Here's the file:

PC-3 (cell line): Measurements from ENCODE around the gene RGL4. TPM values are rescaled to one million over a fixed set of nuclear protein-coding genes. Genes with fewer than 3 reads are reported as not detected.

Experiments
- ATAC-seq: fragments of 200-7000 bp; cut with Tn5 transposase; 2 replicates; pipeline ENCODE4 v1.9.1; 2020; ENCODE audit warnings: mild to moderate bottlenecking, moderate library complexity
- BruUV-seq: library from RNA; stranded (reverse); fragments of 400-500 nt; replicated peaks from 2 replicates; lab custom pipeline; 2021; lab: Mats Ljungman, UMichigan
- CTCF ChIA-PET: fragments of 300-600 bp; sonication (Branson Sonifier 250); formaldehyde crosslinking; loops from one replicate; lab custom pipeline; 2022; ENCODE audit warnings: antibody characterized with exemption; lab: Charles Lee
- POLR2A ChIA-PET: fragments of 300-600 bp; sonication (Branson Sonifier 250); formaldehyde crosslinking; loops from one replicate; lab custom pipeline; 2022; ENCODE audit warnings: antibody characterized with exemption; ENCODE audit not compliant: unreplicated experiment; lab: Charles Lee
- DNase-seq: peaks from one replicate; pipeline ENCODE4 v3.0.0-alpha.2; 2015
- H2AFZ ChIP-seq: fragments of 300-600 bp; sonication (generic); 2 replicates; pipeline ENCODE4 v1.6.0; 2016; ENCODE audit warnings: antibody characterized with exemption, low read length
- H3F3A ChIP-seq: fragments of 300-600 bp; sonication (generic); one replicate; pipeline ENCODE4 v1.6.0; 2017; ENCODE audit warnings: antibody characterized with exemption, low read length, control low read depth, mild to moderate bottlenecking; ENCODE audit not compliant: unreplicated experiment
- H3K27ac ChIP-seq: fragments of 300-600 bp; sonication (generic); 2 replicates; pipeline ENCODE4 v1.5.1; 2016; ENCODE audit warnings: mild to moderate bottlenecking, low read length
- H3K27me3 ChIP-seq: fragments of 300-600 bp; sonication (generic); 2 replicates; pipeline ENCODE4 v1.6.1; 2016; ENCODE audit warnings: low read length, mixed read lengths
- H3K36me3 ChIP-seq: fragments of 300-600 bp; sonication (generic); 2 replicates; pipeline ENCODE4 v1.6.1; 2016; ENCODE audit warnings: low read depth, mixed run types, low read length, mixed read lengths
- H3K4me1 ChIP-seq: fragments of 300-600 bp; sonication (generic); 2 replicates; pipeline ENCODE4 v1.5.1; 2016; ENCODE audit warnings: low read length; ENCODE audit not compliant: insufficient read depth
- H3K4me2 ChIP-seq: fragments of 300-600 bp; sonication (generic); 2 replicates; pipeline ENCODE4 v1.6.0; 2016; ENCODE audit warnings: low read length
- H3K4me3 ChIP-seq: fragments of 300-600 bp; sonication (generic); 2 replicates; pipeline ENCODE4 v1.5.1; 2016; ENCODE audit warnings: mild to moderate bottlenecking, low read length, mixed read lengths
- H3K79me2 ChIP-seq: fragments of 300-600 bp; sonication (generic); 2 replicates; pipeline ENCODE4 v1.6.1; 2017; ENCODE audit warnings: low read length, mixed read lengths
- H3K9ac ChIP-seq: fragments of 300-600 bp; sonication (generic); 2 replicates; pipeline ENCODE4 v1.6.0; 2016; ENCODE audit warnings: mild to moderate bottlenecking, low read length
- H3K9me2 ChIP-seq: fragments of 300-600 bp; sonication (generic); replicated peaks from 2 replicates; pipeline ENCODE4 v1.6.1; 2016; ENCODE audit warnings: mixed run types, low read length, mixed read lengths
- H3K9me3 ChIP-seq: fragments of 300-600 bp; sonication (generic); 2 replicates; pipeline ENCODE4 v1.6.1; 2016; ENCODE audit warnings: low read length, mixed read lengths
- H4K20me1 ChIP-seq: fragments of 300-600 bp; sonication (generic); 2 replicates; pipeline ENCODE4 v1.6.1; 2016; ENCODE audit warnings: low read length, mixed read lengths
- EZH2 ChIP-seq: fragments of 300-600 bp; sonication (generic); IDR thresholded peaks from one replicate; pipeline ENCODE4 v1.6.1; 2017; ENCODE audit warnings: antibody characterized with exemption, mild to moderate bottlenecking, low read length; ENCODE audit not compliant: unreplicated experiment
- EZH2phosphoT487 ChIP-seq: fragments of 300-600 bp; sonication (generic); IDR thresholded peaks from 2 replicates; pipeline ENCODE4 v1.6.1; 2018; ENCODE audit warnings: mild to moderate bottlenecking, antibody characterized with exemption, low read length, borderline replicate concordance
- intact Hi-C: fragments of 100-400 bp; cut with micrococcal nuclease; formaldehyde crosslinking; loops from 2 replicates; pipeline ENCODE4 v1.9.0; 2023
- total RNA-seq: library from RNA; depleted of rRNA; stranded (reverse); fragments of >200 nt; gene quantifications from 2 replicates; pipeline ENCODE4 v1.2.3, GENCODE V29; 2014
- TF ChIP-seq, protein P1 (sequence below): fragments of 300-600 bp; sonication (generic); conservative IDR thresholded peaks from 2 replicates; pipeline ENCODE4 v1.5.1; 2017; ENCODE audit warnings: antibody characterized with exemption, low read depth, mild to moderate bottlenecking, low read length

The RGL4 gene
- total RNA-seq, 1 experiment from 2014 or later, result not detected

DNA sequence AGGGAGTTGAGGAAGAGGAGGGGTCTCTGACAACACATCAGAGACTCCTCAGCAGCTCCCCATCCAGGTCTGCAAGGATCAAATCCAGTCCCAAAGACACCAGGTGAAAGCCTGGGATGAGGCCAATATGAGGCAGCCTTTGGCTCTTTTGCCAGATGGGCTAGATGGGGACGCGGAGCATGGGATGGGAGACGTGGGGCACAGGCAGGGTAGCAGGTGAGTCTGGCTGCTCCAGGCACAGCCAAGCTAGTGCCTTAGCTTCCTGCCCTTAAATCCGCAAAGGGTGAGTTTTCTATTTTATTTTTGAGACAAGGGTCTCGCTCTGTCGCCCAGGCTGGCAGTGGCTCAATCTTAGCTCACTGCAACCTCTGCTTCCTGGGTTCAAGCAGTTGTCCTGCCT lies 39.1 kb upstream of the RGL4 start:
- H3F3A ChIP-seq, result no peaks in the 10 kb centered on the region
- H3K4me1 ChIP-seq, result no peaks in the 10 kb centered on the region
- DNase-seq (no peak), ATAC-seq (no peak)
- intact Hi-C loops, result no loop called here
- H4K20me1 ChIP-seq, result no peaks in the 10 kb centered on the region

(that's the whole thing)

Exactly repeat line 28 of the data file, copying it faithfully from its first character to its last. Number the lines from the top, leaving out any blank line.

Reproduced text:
DNA sequence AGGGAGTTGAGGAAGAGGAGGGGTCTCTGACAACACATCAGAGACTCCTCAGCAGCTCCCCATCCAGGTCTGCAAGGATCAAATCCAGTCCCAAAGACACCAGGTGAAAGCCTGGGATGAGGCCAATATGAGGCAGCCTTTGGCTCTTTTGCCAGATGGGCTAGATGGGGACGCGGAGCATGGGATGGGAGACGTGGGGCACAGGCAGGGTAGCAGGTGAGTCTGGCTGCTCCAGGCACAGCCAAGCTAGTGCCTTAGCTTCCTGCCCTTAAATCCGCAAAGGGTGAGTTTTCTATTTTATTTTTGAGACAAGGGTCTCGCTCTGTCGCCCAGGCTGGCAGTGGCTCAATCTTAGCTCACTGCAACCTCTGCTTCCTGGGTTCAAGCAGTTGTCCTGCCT lies 39.1 kb upstream of the RGL4 start: